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When something is not working well or indeed at all, the primary goal is to find a way to repair it. The same thinking applies when that something is a someone, but often there is no fix or repair for a human being that works completely.

Historically, the mentally ill were subjected to inhumane treatment and locked away. Midway through the last century, the discovery of first-generation antipsychotic medication led to a new paradigm in the treatment of mental illness. By the 1960s, the process of deinstitutionalization was well underway and former “patients” were living in the community. Ideally, psychiatric care was to be provided within the community after deinstitutionalization; in practice access to care has been inconsistent with evidence suggesting “that fewer resources have been allocated to community-based services”.

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Toronto Jewish Choir Presents Shir Delight 2019 in Benefit to Eli’s Place

Join us for a delightful evening of uplifting song at Toronto Jewish Chorus presents Shir Delight 2019on Thursday, May 23! A portion of the proceeds will be directed towards the work we are doing at Eli’s Place to build Canada’s first rural, residential long-term treatment centre for young adults with mental illness.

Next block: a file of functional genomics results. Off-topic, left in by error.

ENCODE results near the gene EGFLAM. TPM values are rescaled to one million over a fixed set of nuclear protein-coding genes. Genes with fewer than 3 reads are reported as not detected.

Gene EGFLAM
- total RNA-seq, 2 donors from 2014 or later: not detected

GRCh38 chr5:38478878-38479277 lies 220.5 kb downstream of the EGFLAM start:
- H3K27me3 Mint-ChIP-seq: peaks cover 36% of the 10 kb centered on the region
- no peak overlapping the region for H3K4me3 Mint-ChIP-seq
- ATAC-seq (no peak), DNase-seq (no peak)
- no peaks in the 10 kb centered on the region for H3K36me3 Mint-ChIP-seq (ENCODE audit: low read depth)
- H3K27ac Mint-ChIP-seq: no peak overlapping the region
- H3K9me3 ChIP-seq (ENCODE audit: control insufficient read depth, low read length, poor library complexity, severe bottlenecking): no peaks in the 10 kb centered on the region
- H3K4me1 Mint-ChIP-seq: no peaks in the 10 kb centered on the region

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What All Mothers Really Want for Mother’s Day

A Hopeful Future for our Children

There are rural residential long-term treatment centres all around the world with proven results for young adults with serious mental illness. Why doesn’t Canada have one yet?

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“Sharing our story is so much more than just telling people what has happened in our lives and where we’ve come from…because we hope it’s not just in memory of our son, but also for so many families who are dealing with mental health issues and mental illness. It’s quite the battle, quite the struggle, quite the journey. So every time we share our story we hope that others will learn and be able to benefit from what we have to say.” – Eli’s Place co-founder Deborah Cooper on Starts With Me podcast

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The conversation around mental health has changed in the last decade thanks to awareness raising campaigns that flood our airwaves and social media feeds seeking to normalize mental health issues while advocating for better treatment options and increased services. Awareness campaigns and hashtag days have made inroads into destigmatizing mental health issues, a cultural shift towards understanding that mental health is health.

Join our guest speakers on Wednesday, May 8 for an evening of information and inspiration as we explore a new model for treating mental illness. Speakers will discuss the current mental health services available, both hospital and community-based, from professional and personal perspectives.

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